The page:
Tuesday, April 14, 2015

Tuesday's Overlooked Films: The Boogie Man Will Get You Starring Boris Karoloff & Peter Lorre

This undemanding, fun 1942 horror spoof stars Hollywood giants Boris Karloff paired with Peter Lorre, two excellent reasons why it may be worthwhile to watch. Karloff plays the "mad scientist" at a New England inn, and Lorre is the town sheriff/coroner/physician/or whatever you need. There are lots of moveable corpses and snappy one liners, and I chuckled a few times. The horror element isn't too creepy, so I wasn't looking for much frightening stuff. The film run time is a bit over an hour, so the foolishness isn't carried on for too long. Lorre appears as if he's having a blast, and Karloff's eyeglasses never move from their perch on his forehead. The Boogie Man Will Get You was good stuff, making for a nice change of pace for my old movies viewing.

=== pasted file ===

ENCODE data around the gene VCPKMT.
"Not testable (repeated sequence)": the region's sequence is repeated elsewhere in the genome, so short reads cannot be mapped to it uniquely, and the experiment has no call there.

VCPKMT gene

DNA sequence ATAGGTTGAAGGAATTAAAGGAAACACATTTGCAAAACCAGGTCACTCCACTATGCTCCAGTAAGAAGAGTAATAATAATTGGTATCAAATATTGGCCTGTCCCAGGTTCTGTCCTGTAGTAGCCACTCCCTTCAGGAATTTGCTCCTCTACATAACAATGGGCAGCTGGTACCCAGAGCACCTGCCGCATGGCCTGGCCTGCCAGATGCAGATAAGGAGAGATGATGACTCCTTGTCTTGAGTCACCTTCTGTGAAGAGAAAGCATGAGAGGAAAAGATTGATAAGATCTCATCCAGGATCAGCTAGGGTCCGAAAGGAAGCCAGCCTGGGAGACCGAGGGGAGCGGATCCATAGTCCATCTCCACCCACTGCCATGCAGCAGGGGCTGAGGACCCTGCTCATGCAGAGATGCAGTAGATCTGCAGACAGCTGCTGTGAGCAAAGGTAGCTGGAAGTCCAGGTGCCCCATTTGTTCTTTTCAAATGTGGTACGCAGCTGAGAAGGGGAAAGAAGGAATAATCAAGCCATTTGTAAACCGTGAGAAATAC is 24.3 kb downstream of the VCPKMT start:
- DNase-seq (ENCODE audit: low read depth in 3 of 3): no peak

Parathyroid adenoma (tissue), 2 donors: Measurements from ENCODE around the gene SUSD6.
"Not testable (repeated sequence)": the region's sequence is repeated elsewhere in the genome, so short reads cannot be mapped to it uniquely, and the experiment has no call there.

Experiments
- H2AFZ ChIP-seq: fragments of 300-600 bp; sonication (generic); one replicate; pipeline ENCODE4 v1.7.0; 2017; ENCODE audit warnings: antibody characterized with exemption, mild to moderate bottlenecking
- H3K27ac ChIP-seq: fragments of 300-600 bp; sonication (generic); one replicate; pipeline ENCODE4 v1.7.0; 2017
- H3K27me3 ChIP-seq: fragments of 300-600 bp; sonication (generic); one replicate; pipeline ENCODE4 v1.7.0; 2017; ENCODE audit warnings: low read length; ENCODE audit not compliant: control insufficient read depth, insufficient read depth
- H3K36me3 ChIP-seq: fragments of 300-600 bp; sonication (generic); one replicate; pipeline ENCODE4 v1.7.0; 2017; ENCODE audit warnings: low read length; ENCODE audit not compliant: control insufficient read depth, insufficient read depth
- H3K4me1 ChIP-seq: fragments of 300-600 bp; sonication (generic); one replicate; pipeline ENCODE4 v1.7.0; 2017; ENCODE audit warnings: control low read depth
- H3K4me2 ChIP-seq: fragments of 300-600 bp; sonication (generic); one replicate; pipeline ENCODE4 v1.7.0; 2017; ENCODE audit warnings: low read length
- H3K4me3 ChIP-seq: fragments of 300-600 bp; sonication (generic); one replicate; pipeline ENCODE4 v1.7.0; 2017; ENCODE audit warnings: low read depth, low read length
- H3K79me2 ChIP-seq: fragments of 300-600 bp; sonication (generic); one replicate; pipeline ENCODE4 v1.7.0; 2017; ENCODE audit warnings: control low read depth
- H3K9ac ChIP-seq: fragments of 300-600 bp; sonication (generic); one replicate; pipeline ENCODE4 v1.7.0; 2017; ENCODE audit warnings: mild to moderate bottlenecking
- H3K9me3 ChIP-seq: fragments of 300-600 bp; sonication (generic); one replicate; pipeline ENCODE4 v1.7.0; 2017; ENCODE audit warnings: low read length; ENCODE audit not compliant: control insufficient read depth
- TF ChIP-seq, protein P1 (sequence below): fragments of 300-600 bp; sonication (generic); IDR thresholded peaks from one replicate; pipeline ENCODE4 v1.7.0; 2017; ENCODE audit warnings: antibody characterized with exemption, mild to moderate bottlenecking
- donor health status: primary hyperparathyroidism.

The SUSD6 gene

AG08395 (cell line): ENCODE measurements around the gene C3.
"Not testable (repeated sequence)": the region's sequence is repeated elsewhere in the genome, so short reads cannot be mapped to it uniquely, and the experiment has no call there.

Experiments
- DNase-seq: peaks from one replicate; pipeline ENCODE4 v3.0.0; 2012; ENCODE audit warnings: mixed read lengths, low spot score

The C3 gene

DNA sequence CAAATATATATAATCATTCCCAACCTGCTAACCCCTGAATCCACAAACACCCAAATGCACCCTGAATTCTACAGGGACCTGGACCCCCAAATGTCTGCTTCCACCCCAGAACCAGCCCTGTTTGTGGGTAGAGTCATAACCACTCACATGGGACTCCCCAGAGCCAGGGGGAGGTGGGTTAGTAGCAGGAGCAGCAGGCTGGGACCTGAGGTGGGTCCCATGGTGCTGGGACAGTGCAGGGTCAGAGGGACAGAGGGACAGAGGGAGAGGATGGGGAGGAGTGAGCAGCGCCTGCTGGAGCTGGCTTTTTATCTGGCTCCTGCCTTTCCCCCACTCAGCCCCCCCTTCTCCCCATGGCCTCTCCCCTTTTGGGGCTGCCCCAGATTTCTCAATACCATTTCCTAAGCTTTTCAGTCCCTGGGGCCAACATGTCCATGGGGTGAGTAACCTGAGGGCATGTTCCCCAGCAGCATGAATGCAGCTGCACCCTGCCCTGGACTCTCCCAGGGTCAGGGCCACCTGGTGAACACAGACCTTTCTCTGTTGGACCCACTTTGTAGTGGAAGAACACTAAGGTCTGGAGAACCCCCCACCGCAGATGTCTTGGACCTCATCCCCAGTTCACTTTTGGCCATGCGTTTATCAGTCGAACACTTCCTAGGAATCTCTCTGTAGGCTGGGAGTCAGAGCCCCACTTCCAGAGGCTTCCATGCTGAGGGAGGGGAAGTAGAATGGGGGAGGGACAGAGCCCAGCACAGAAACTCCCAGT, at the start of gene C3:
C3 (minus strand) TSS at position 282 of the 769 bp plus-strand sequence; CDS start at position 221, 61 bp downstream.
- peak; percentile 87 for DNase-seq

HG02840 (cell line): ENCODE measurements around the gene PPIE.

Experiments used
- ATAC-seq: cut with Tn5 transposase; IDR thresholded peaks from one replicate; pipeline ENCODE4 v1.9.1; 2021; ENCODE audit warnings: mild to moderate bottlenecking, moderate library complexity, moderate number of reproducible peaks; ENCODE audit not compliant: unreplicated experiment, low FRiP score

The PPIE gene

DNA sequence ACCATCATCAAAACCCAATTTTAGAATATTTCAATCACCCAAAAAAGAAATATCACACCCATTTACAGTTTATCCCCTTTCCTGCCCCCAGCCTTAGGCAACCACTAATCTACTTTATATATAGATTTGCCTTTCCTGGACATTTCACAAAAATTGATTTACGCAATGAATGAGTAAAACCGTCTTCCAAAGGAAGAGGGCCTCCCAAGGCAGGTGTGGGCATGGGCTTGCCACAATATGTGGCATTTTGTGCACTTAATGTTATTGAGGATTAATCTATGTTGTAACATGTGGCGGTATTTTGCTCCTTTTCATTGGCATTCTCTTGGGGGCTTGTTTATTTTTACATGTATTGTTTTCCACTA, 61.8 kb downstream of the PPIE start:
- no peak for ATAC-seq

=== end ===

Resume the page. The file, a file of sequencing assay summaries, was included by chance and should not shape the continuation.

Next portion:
Monday, April 6, 2015

Tuesday's Overlooked Films: "Framed" Starring Glenn Ford and Uncle Joe

Every now and then, I'll run across a film noir that is a fun surprise. Such an entry is the 1947 crime melodrama Framed starring Glenn Ford, Janis Carter, Barry Sullivan, and Edgar Buchanan (later to be Uncle Joe on Petticoat Junction). It's obviously a low-budget "B" picture, but that only adds to its gritty appeal. Glenn Ford plays an out-of-work mining engineer who drives a truck without brakes down into a small mountain town (located probably in northern California). Of course, he runs into bad luck with the local law, and the bar waitress Janis Carter with the seemingly heart of gold pays his court fine. She's too good to be true, and she is just that. Ford teams up with Buchanan playing a silver miner who can't get a loan from Barry Sullivan, the sleazy local bank vice-president. We quickly see Carter and Sullivan are up to no good, and Ford had better watch out. Carter makes for a great icy blonde femme fatale. What a pity she didn't star in more films like this good one. Glenn Ford is always reliable in these films with his low-keyed, earnest performance as seen in this one. Framed was entertaining from start to finish.